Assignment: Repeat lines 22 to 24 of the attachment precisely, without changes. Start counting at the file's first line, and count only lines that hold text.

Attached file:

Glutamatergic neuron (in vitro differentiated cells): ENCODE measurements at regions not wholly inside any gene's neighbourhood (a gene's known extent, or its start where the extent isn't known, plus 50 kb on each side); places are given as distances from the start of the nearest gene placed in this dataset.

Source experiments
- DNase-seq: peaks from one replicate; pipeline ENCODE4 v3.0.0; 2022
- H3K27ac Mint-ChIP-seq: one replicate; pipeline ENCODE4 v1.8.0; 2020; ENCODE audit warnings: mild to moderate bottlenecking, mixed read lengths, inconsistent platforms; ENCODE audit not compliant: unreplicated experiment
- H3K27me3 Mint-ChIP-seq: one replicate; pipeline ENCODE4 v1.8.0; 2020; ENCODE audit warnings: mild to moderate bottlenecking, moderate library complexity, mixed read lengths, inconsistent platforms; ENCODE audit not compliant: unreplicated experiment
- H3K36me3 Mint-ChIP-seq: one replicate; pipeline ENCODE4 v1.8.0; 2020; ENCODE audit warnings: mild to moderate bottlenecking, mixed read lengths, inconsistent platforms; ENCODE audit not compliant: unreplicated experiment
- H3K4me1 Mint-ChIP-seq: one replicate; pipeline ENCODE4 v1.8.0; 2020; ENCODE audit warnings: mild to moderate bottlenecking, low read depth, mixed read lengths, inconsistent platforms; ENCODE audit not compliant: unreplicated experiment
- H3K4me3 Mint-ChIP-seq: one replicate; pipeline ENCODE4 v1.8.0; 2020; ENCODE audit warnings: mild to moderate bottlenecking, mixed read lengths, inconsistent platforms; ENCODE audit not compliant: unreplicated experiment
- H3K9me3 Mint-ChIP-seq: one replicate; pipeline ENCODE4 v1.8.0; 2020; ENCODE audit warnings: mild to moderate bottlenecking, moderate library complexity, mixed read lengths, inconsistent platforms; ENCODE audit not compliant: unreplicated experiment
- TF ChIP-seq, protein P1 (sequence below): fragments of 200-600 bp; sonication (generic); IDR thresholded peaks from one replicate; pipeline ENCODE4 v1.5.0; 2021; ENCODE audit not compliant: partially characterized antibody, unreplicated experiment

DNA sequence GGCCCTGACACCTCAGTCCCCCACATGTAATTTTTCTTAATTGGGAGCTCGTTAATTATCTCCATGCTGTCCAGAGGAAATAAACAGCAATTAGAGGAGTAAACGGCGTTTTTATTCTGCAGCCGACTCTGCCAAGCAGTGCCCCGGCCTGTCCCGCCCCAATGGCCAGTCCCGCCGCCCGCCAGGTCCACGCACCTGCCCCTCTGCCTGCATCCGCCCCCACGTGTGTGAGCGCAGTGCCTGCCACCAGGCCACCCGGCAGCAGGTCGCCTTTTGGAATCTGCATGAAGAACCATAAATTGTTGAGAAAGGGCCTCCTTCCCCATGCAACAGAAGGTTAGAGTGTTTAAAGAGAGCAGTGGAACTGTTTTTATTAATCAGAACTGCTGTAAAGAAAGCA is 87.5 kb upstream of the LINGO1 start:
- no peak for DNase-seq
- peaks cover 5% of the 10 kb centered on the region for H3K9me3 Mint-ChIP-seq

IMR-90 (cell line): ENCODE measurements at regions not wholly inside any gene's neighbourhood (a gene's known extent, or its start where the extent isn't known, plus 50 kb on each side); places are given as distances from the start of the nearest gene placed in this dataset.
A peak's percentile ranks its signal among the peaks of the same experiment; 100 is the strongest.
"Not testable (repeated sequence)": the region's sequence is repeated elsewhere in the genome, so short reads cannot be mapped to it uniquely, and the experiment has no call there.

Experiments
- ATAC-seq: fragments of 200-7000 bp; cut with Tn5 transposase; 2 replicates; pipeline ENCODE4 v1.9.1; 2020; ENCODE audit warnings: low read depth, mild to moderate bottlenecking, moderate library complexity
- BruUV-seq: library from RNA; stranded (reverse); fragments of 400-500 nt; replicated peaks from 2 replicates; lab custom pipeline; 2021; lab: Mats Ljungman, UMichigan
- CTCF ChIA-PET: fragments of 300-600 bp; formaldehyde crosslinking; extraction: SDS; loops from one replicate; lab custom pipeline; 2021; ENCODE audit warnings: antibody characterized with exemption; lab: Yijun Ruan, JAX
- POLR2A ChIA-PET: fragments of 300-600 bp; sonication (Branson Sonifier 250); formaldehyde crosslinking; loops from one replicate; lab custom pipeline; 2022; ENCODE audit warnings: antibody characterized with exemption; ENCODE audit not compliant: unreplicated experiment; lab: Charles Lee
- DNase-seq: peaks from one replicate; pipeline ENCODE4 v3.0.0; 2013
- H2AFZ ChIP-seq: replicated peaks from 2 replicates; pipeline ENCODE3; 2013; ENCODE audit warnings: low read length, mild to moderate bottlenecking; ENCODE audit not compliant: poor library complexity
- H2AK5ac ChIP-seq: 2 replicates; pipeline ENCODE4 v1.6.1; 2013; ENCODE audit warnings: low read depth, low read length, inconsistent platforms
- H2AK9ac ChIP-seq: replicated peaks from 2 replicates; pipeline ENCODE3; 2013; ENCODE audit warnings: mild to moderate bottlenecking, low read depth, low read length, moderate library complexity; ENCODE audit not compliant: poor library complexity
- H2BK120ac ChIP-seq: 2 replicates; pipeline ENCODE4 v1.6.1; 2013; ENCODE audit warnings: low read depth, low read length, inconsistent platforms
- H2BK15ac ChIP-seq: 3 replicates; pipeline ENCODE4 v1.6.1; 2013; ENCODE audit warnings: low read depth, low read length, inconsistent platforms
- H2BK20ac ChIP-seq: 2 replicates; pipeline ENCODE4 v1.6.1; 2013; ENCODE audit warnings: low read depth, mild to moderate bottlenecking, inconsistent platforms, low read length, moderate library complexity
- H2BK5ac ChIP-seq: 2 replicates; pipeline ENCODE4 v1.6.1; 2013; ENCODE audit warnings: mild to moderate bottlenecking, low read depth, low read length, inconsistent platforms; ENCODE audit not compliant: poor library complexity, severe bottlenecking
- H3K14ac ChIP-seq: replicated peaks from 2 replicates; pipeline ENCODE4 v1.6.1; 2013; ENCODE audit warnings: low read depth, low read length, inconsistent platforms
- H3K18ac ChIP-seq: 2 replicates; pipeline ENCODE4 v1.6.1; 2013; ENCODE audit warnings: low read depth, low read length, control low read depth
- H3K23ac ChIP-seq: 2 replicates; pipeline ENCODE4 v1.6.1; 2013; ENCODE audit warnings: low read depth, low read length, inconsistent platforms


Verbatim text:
- DNase-seq: peaks from one replicate; pipeline ENCODE4 v3.0.0; 2013
- H2AFZ ChIP-seq: replicated peaks from 2 replicates; pipeline ENCODE3; 2013; ENCODE audit warnings: low read length, mild to moderate bottlenecking; ENCODE audit not compliant: poor library complexity
- H2AK5ac ChIP-seq: 2 replicates; pipeline ENCODE4 v1.6.1; 2013; ENCODE audit warnings: low read depth, low read length, inconsistent platforms